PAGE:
Surimono (literally ‘printed thing’) originally applied to Japanese woodblock printed material that were generally privately commissioned by poetry groups. Prints would consist of a poem, or several poems, together with an image; poets or poetry groups would commission an artist to produce an image that resonated with the poems. Poets aimed to challenge poetic traditions and subvert the classical poetry form, while demonstrating their own skills, wit and knowledge.

Poetry has always been an integral part of Japanese culture and consistently linked with other art forms and the combination of poetry with image is part of a long Japanese tradition combining literature and art.

This led to me collaborating with the poet (and plant scientist) Anne Osbourn to create a form of surimono using photographs and poems integrated into a single image. The images follow the theme of the threats faced by plant life. The photographs are concerned with the forms of flowers that have yet to reach, or have passed, that stage of perfection usually associated with a perfect bloom and were influenced by study of Art Forms In Nature by Karl Blossfeldt. Unlike surimono, the image came first and the poet responded to it, this allowed a response not just to the image itself, but to other influences. In Queen of the Night, for example, as well as being the name of the tulip, it is also the title of a relief sculpture in the British Museum depicting the Mesopotamian god Ereshkigal and the poem references this. Xochitl in Cuicatl alludes to the origins of the Dahlia in South America whereas Jerusalem Sage is a reference to the power of the image.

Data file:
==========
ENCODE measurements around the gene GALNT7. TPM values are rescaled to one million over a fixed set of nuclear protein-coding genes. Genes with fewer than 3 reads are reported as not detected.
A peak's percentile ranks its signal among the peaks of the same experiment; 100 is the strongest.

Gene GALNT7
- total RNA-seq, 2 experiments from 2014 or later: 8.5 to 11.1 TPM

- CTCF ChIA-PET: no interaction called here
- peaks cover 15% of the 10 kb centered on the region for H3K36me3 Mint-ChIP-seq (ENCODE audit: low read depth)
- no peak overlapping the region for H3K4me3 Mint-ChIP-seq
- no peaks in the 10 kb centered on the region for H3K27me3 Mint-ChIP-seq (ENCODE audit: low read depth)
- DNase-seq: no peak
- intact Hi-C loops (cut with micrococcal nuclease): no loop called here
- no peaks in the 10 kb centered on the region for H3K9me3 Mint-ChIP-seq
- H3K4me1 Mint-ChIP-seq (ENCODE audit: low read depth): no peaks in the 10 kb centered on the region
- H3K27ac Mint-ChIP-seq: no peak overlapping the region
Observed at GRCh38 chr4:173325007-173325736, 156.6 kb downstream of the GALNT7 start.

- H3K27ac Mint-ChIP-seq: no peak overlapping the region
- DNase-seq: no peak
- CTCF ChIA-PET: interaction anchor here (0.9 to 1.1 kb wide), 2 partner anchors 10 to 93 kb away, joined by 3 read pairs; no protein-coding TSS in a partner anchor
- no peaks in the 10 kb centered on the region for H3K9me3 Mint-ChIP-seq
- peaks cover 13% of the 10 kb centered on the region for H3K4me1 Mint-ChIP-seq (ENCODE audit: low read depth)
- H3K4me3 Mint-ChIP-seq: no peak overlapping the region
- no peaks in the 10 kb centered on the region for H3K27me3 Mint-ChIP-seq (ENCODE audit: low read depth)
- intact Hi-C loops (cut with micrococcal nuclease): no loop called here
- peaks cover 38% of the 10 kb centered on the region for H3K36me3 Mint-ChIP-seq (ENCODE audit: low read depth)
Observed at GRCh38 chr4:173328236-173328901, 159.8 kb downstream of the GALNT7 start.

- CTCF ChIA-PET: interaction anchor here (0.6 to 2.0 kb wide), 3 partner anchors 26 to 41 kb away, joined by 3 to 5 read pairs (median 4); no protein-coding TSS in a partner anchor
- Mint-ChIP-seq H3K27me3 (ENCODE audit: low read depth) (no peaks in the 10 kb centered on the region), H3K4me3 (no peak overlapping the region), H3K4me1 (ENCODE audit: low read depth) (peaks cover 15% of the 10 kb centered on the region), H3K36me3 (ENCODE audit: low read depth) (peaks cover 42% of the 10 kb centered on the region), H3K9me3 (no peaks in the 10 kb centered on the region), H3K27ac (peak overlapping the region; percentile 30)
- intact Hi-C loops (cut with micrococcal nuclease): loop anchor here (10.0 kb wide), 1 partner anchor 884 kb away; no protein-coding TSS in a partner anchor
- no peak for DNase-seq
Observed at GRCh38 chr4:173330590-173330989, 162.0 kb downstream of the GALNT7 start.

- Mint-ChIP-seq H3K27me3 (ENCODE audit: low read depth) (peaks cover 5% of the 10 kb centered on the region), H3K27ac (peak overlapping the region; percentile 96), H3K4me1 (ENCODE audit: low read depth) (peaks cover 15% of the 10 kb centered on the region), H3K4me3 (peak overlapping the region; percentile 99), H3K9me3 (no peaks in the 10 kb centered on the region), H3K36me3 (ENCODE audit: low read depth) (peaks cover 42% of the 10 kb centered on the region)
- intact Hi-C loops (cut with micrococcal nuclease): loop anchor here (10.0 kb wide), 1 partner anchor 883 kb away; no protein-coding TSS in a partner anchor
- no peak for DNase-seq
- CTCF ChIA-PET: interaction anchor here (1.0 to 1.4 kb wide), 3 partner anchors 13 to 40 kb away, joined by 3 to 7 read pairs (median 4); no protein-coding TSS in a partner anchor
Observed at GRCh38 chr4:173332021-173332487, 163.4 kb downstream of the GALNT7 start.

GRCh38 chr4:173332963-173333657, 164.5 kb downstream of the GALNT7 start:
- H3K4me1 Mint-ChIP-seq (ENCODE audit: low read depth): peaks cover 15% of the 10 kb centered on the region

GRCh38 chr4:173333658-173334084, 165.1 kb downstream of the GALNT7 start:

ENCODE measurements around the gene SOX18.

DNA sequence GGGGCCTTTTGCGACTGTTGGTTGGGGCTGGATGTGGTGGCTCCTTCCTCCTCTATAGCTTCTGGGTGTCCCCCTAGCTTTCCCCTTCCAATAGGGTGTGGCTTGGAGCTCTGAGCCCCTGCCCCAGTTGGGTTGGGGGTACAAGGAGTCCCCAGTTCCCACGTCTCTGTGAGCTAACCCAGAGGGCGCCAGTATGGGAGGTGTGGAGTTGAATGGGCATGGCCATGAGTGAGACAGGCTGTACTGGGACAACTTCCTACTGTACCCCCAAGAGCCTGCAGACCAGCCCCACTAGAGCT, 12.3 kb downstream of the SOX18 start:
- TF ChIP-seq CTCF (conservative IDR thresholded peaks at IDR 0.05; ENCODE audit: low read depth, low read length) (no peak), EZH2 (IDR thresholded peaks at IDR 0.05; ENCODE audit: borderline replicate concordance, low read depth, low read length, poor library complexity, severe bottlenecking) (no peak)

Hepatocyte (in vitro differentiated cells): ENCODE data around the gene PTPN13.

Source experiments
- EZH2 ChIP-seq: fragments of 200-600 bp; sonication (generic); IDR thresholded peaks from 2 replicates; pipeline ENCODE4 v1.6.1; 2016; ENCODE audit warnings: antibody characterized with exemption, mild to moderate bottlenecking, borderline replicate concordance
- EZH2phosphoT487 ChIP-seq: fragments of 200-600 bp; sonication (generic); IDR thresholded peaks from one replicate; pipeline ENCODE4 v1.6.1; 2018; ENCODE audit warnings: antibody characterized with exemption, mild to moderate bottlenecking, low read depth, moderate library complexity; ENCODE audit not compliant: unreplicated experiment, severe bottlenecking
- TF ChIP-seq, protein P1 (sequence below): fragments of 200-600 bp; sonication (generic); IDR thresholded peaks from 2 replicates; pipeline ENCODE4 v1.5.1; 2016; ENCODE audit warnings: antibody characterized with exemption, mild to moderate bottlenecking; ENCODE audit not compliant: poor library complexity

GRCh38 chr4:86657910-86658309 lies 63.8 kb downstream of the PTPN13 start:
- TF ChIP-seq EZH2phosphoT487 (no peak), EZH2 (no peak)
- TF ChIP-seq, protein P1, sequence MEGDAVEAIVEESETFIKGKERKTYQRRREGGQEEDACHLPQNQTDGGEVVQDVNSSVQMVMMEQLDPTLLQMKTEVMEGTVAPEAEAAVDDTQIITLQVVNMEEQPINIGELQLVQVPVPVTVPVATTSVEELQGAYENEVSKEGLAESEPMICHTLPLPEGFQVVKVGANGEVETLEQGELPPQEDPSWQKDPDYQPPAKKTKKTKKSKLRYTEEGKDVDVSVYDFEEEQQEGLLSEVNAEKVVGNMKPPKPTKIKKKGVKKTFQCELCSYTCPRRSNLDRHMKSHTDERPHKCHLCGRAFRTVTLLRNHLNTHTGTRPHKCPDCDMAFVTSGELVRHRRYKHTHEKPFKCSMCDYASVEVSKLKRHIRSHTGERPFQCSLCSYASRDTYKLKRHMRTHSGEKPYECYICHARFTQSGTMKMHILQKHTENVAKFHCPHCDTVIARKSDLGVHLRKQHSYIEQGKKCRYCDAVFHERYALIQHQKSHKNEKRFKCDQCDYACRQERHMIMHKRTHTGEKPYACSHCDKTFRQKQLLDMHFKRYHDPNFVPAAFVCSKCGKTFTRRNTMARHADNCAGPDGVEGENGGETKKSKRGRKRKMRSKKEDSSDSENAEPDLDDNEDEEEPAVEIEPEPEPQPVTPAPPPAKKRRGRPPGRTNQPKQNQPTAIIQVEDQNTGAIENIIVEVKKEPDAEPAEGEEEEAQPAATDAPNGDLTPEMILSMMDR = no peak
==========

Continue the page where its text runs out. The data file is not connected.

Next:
The text and image are combined but do not follow the strict formatting discipline of kyoka poetry, instead forming an integrated image influenced by, but not adhering to the rules of, surimono. 

Using Format